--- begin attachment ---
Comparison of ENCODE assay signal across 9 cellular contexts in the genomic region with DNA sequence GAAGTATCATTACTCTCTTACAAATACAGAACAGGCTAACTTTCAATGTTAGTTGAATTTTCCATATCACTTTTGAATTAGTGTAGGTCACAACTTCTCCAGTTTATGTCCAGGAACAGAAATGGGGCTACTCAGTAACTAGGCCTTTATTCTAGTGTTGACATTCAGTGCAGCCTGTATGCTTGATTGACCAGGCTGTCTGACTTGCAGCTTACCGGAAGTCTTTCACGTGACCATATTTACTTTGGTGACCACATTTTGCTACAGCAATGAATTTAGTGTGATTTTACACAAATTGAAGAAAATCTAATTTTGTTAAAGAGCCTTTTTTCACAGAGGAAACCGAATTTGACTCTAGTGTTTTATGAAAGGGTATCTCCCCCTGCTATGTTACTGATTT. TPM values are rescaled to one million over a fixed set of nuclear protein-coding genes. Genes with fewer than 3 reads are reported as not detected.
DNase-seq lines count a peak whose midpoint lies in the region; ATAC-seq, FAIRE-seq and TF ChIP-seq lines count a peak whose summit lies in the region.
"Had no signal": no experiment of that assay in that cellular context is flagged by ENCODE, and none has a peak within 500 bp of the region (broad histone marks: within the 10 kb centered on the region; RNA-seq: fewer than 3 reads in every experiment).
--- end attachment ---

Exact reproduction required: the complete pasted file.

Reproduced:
Comparison of ENCODE assay signal across 9 cellular contexts in the genomic region with DNA sequence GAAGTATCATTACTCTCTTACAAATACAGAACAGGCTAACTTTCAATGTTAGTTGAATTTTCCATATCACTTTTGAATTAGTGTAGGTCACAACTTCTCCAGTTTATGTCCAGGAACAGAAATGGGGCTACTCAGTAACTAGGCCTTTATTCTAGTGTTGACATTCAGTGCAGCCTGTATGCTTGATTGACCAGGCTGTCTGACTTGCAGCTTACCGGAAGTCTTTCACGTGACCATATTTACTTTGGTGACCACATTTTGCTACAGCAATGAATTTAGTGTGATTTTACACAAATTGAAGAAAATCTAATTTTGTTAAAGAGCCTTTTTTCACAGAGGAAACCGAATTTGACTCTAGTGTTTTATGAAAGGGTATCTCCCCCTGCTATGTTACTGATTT. TPM values are rescaled to one million over a fixed set of nuclear protein-coding genes. Genes with fewer than 3 reads are reported as not detected.
DNase-seq lines count a peak whose midpoint lies in the region; ATAC-seq, FAIRE-seq and TF ChIP-seq lines count a peak whose summit lies in the region.
"Had no signal": no experiment of that assay in that cellular context is flagged by ENCODE, and none has a peak within 500 bp of the region (broad histone marks: within the 10 kb centered on the region; RNA-seq: fewer than 3 reads in every experiment).